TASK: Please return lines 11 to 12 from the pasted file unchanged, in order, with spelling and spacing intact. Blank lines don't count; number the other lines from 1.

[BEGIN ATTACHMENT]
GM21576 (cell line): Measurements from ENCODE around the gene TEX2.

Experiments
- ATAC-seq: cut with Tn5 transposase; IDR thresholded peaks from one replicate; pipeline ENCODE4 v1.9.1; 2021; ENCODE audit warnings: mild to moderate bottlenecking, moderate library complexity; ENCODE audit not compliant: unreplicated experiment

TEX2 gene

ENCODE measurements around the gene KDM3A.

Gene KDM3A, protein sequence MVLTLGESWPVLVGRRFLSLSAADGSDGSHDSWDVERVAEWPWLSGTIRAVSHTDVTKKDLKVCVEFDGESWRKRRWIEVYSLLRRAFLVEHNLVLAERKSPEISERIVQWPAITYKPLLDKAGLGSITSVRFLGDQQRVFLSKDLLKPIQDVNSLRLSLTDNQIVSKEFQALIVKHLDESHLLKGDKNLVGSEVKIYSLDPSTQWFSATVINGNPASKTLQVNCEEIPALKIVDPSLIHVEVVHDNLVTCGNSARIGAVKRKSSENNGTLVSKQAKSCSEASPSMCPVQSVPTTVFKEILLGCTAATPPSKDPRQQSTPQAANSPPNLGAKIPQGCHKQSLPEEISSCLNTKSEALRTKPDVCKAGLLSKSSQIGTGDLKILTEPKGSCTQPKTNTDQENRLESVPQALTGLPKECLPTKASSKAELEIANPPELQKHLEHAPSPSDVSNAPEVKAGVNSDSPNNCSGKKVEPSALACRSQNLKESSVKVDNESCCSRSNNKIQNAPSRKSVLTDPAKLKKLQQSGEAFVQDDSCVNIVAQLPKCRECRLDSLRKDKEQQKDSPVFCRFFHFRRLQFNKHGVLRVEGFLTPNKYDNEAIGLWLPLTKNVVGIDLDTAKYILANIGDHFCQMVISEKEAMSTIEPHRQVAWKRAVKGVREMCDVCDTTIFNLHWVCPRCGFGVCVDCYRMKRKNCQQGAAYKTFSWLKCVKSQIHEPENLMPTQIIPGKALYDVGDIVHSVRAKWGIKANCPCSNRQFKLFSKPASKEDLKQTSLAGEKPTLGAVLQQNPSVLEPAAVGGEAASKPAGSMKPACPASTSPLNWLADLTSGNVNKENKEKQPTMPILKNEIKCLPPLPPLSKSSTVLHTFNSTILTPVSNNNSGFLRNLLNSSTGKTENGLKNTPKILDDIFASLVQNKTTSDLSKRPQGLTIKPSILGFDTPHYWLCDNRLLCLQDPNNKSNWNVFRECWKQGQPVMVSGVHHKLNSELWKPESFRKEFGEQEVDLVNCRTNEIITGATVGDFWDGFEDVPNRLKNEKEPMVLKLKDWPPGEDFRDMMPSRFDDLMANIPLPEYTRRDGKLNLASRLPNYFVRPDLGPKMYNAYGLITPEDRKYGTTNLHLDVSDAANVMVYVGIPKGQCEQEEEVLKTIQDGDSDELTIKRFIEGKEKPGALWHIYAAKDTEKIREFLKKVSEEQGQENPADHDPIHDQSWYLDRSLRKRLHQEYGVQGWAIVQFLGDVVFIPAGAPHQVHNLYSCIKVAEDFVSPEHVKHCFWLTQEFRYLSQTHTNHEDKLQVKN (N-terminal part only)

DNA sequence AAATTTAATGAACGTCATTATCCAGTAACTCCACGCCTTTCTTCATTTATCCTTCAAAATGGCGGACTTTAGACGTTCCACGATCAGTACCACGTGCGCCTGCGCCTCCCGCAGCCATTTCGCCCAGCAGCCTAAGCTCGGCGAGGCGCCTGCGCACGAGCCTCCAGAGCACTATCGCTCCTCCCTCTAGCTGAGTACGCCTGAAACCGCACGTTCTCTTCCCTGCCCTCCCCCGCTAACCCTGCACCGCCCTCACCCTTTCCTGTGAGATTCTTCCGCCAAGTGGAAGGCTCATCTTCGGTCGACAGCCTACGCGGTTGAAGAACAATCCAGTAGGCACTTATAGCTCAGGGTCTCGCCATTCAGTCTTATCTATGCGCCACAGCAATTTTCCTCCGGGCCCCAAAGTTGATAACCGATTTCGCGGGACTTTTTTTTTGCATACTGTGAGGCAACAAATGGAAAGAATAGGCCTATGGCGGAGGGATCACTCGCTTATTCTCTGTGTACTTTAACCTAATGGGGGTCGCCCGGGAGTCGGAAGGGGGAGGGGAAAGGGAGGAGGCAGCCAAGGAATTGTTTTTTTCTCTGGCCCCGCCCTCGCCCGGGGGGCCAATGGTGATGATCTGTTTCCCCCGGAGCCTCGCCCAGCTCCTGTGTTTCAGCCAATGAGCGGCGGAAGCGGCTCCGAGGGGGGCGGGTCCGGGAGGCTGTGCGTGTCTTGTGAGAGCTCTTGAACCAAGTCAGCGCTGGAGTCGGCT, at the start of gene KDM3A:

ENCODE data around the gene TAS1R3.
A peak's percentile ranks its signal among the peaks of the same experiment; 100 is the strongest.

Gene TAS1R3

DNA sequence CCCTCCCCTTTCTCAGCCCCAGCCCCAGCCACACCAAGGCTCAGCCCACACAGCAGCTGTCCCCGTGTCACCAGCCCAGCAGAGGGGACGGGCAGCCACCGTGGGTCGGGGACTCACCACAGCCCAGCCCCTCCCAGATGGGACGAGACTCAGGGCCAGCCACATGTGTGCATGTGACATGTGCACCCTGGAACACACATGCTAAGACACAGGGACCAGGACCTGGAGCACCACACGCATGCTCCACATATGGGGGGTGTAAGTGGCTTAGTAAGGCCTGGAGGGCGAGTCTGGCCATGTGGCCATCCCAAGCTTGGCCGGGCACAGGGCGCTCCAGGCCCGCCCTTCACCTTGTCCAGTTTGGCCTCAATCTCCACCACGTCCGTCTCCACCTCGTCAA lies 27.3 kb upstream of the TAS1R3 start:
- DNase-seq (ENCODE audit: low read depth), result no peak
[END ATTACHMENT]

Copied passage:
DNA sequence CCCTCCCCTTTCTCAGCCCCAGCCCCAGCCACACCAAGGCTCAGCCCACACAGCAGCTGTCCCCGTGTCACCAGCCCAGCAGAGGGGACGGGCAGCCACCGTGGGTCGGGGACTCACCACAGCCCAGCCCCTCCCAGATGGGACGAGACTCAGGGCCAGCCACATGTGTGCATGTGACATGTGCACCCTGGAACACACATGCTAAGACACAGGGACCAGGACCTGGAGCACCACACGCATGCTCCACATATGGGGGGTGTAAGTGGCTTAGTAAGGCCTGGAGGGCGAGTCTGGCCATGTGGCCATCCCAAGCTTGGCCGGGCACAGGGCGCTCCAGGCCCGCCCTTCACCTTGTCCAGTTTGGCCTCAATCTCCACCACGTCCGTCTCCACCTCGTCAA lies 27.3 kb upstream of the TAS1R3 start:
- DNase-seq (ENCODE audit: low read depth), result no peak